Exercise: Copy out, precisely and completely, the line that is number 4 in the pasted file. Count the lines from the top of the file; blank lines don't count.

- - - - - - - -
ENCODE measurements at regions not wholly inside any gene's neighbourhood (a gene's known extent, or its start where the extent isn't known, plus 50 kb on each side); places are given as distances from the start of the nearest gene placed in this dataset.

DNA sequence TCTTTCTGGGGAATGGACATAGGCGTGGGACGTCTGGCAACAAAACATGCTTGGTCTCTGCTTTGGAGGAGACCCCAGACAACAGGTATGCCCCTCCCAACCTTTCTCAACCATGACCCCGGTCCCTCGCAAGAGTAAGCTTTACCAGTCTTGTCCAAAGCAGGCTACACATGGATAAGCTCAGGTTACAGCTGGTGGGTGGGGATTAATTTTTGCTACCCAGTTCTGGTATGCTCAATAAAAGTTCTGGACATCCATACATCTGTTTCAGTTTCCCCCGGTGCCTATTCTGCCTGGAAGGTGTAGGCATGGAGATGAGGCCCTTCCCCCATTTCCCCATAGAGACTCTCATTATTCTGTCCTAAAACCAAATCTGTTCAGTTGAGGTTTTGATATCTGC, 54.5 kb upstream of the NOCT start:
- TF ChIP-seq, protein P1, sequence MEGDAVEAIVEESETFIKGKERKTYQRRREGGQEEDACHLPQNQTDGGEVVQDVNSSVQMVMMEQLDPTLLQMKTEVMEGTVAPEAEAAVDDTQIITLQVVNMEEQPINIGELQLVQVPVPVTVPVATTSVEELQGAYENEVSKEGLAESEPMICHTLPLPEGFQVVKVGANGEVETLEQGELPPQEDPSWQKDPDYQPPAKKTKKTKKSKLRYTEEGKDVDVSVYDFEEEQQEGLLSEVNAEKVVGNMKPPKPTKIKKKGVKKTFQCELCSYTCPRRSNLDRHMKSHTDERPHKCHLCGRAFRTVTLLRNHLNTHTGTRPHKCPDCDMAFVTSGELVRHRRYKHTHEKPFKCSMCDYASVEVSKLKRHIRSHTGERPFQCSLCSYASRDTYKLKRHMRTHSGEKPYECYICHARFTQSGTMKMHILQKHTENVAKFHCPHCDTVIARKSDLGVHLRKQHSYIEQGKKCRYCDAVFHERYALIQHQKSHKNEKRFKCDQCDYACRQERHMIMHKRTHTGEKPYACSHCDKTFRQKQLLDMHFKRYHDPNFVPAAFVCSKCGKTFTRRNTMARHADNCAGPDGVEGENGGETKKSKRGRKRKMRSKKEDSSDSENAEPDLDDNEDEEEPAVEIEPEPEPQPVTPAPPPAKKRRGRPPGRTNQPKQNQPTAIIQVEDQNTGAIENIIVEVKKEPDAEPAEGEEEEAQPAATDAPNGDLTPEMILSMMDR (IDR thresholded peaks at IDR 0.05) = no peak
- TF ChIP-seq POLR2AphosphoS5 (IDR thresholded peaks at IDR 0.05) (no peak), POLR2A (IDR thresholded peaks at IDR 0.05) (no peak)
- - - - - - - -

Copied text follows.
- TF ChIP-seq POLR2AphosphoS5 (IDR thresholded peaks at IDR 0.05) (no peak), POLR2A (IDR thresholded peaks at IDR 0.05) (no peak)